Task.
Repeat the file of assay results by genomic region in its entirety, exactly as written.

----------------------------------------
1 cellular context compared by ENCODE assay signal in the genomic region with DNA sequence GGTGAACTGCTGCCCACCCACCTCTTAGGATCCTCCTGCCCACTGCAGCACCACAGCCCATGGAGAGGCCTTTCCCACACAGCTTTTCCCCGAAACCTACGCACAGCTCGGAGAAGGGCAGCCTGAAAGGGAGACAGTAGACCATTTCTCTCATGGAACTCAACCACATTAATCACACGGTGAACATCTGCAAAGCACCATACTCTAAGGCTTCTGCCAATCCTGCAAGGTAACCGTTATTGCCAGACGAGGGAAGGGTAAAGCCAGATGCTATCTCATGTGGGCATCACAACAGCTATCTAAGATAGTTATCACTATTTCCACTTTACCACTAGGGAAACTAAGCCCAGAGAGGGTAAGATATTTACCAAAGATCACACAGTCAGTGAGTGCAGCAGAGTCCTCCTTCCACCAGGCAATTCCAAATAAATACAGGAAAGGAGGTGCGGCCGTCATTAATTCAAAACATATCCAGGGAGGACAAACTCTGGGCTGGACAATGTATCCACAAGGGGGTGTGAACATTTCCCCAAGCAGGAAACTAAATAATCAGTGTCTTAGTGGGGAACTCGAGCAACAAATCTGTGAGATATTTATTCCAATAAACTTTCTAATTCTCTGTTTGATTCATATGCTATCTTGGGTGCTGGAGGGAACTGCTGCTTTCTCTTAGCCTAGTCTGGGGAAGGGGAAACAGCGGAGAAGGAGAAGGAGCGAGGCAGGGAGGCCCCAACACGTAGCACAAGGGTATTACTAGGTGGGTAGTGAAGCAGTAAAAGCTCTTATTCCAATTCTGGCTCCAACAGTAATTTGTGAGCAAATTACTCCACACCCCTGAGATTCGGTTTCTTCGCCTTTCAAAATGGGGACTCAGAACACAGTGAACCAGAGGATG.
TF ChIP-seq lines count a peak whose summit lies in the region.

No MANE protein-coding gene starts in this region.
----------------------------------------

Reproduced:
1 cellular context compared by ENCODE assay signal in the genomic region with DNA sequence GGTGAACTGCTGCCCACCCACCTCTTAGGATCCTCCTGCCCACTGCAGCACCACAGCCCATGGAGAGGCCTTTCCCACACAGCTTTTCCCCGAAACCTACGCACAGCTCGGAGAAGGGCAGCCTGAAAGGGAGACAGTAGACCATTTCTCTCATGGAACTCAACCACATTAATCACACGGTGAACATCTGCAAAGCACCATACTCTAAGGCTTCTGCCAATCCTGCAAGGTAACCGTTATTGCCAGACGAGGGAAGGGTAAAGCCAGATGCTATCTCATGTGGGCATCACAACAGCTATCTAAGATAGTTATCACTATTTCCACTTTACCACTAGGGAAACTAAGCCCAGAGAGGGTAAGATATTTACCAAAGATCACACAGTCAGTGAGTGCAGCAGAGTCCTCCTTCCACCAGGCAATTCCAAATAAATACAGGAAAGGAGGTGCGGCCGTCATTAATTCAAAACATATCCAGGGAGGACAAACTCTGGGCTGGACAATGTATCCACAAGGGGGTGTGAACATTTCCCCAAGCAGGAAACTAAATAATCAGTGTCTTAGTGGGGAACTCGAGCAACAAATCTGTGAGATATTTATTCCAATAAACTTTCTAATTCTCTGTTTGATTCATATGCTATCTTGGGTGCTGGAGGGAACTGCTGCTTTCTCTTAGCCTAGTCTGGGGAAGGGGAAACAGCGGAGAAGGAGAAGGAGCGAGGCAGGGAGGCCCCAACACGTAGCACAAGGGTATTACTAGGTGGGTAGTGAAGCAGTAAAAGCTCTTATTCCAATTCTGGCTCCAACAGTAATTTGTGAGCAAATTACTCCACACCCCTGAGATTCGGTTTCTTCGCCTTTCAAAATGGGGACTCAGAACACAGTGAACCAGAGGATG.
TF ChIP-seq lines count a peak whose summit lies in the region.

No MANE protein-coding gene starts in this region.